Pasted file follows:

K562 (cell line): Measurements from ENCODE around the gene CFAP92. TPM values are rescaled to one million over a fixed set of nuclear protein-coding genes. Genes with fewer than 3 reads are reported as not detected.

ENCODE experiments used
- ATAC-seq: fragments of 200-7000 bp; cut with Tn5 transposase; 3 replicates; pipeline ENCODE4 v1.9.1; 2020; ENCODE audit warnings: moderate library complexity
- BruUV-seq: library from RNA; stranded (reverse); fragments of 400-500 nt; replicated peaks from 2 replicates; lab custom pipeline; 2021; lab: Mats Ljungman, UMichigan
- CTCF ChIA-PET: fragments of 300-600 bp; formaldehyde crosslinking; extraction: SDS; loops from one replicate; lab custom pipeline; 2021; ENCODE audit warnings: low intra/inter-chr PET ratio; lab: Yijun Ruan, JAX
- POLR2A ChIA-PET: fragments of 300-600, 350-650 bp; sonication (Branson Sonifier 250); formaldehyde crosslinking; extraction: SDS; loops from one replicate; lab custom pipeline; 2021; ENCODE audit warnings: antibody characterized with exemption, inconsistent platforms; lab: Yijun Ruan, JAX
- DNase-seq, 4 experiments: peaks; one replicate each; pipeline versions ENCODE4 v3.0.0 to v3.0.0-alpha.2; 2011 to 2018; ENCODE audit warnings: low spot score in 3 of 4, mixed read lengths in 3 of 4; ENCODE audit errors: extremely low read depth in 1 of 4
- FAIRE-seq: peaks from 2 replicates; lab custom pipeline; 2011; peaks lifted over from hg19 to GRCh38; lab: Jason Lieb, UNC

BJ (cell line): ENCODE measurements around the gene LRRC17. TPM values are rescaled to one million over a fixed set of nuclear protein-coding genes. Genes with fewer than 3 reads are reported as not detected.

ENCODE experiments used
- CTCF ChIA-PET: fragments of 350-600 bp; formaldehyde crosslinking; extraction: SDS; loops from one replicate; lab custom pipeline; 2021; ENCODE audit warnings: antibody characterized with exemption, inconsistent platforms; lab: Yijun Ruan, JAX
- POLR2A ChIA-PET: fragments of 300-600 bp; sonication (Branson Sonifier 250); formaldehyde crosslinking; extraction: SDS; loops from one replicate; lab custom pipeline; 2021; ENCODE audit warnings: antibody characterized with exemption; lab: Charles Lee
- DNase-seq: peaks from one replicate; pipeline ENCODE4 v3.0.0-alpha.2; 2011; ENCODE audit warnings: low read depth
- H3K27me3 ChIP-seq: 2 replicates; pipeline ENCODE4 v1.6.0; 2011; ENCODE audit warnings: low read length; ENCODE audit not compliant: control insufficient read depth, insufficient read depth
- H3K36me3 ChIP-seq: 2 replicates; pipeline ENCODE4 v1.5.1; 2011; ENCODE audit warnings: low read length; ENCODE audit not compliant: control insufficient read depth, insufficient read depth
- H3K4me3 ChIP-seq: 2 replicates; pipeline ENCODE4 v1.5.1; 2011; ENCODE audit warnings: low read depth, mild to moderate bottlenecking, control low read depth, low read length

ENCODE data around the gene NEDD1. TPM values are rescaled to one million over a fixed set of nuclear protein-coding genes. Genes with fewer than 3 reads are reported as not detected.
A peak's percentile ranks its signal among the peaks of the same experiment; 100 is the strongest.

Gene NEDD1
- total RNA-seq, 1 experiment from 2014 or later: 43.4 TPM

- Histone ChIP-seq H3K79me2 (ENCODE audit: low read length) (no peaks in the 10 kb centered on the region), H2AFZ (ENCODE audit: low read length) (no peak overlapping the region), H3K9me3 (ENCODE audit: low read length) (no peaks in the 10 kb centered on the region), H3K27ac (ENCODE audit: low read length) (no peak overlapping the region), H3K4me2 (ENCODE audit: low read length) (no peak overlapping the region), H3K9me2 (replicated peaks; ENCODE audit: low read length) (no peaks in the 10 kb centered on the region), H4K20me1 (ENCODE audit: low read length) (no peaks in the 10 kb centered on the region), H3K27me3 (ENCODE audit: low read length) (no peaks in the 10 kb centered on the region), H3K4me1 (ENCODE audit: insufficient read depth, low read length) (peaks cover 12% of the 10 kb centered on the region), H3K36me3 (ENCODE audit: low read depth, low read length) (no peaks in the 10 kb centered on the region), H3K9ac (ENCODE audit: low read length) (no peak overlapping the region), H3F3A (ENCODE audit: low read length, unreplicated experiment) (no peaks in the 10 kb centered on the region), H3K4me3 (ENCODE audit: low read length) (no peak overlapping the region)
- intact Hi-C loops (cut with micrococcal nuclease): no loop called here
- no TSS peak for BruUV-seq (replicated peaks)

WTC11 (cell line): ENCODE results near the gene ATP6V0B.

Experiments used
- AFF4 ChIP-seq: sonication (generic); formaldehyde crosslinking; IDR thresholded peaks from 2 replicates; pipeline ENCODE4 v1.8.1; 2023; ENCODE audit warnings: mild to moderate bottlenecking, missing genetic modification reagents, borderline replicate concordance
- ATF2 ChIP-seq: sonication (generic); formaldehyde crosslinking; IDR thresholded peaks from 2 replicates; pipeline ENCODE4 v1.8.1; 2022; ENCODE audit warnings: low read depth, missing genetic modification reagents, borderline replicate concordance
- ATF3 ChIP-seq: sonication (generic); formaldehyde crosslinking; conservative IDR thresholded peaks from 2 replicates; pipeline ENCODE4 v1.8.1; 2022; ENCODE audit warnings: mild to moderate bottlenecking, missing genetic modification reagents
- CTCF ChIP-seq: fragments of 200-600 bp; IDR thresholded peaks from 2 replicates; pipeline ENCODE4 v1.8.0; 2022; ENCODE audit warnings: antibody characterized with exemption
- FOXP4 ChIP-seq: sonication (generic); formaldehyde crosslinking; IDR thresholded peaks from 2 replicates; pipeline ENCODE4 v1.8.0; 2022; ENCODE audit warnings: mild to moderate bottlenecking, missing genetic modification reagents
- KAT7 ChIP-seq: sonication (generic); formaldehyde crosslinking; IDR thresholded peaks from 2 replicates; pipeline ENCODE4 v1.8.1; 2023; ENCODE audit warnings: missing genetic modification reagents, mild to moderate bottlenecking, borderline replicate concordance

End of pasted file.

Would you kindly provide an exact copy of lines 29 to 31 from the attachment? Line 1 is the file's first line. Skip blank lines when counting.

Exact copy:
- CTCF ChIP-seq: fragments of 200-600 bp; IDR thresholded peaks from 2 replicates; pipeline ENCODE4 v1.8.0; 2022; ENCODE audit warnings: antibody characterized with exemption
- FOXP4 ChIP-seq: sonication (generic); formaldehyde crosslinking; IDR thresholded peaks from 2 replicates; pipeline ENCODE4 v1.8.0; 2022; ENCODE audit warnings: mild to moderate bottlenecking, missing genetic modification reagents
- KAT7 ChIP-seq: sonication (generic); formaldehyde crosslinking; IDR thresholded peaks from 2 replicates; pipeline ENCODE4 v1.8.1; 2023; ENCODE audit warnings: missing genetic modification reagents, mild to moderate bottlenecking, borderline replicate concordance